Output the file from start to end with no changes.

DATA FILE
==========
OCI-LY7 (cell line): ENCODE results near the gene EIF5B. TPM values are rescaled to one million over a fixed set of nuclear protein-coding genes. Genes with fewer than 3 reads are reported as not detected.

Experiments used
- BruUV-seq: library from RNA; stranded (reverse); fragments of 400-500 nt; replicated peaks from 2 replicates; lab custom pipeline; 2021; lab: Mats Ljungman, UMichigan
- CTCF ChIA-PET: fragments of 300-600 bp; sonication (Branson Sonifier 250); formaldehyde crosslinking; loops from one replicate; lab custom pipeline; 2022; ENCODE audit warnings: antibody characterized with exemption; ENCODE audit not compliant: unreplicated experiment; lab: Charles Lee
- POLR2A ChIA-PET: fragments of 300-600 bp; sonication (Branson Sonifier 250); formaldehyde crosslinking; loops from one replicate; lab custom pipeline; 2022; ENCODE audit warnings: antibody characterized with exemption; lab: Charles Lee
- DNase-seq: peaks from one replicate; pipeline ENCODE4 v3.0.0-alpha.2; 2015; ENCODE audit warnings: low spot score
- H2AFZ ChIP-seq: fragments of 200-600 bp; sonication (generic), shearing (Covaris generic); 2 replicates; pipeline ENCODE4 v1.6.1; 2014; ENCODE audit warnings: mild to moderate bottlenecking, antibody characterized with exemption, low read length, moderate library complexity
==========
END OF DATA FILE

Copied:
OCI-LY7 (cell line): ENCODE results near the gene EIF5B. TPM values are rescaled to one million over a fixed set of nuclear protein-coding genes. Genes with fewer than 3 reads are reported as not detected.

Experiments used
- BruUV-seq: library from RNA; stranded (reverse); fragments of 400-500 nt; replicated peaks from 2 replicates; lab custom pipeline; 2021; lab: Mats Ljungman, UMichigan
- CTCF ChIA-PET: fragments of 300-600 bp; sonication (Branson Sonifier 250); formaldehyde crosslinking; loops from one replicate; lab custom pipeline; 2022; ENCODE audit warnings: antibody characterized with exemption; ENCODE audit not compliant: unreplicated experiment; lab: Charles Lee
- POLR2A ChIA-PET: fragments of 300-600 bp; sonication (Branson Sonifier 250); formaldehyde crosslinking; loops from one replicate; lab custom pipeline; 2022; ENCODE audit warnings: antibody characterized with exemption; lab: Charles Lee
- DNase-seq: peaks from one replicate; pipeline ENCODE4 v3.0.0-alpha.2; 2015; ENCODE audit warnings: low spot score
- H2AFZ ChIP-seq: fragments of 200-600 bp; sonication (generic), shearing (Covaris generic); 2 replicates; pipeline ENCODE4 v1.6.1; 2014; ENCODE audit warnings: mild to moderate bottlenecking, antibody characterized with exemption, low read length, moderate library complexity